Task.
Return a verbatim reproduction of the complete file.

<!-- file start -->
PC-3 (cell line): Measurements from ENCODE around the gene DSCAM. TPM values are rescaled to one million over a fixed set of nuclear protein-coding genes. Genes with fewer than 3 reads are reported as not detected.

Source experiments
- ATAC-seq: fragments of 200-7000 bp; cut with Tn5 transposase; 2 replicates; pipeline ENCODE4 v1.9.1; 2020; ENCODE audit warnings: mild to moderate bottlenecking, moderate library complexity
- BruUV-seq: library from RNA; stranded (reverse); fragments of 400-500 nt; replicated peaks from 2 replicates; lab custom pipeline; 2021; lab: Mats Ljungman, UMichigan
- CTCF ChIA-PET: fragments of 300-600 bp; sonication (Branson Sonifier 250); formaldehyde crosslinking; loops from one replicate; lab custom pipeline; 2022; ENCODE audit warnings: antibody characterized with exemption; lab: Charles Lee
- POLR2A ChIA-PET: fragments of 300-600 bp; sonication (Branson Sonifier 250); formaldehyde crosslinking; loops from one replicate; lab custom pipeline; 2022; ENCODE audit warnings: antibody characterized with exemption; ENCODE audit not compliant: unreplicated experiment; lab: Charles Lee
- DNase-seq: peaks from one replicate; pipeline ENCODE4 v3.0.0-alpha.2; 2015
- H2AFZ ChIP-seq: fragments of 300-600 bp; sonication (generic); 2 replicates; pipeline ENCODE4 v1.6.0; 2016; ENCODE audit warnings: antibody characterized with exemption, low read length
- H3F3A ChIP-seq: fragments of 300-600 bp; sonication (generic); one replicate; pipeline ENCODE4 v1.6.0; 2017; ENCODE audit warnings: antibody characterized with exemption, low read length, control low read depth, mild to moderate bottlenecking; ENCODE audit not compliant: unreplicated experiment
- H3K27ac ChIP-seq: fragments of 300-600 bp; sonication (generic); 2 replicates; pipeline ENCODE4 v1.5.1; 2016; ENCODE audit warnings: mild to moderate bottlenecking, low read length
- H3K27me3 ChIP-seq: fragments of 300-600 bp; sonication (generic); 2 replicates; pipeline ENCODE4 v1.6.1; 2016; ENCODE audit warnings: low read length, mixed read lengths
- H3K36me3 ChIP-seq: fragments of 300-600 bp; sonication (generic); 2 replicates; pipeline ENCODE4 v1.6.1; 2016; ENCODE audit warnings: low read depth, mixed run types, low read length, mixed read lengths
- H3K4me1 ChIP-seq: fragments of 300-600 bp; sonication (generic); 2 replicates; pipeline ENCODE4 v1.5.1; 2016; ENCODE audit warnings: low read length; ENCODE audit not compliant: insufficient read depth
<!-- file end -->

PC-3 (cell line): Measurements from ENCODE around the gene DSCAM. TPM values are rescaled to one million over a fixed set of nuclear protein-coding genes. Genes with fewer than 3 reads are reported as not detected.

Source experiments
- ATAC-seq: fragments of 200-7000 bp; cut with Tn5 transposase; 2 replicates; pipeline ENCODE4 v1.9.1; 2020; ENCODE audit warnings: mild to moderate bottlenecking, moderate library complexity
- BruUV-seq: library from RNA; stranded (reverse); fragments of 400-500 nt; replicated peaks from 2 replicates; lab custom pipeline; 2021; lab: Mats Ljungman, UMichigan
- CTCF ChIA-PET: fragments of 300-600 bp; sonication (Branson Sonifier 250); formaldehyde crosslinking; loops from one replicate; lab custom pipeline; 2022; ENCODE audit warnings: antibody characterized with exemption; lab: Charles Lee
- POLR2A ChIA-PET: fragments of 300-600 bp; sonication (Branson Sonifier 250); formaldehyde crosslinking; loops from one replicate; lab custom pipeline; 2022; ENCODE audit warnings: antibody characterized with exemption; ENCODE audit not compliant: unreplicated experiment; lab: Charles Lee
- DNase-seq: peaks from one replicate; pipeline ENCODE4 v3.0.0-alpha.2; 2015
- H2AFZ ChIP-seq: fragments of 300-600 bp; sonication (generic); 2 replicates; pipeline ENCODE4 v1.6.0; 2016; ENCODE audit warnings: antibody characterized with exemption, low read length
- H3F3A ChIP-seq: fragments of 300-600 bp; sonication (generic); one replicate; pipeline ENCODE4 v1.6.0; 2017; ENCODE audit warnings: antibody characterized with exemption, low read length, control low read depth, mild to moderate bottlenecking; ENCODE audit not compliant: unreplicated experiment
- H3K27ac ChIP-seq: fragments of 300-600 bp; sonication (generic); 2 replicates; pipeline ENCODE4 v1.5.1; 2016; ENCODE audit warnings: mild to moderate bottlenecking, low read length
- H3K27me3 ChIP-seq: fragments of 300-600 bp; sonication (generic); 2 replicates; pipeline ENCODE4 v1.6.1; 2016; ENCODE audit warnings: low read length, mixed read lengths
- H3K36me3 ChIP-seq: fragments of 300-600 bp; sonication (generic); 2 replicates; pipeline ENCODE4 v1.6.1; 2016; ENCODE audit warnings: low read depth, mixed run types, low read length, mixed read lengths
- H3K4me1 ChIP-seq: fragments of 300-600 bp; sonication (generic); 2 replicates; pipeline ENCODE4 v1.5.1; 2016; ENCODE audit warnings: low read length; ENCODE audit not compliant: insufficient read depth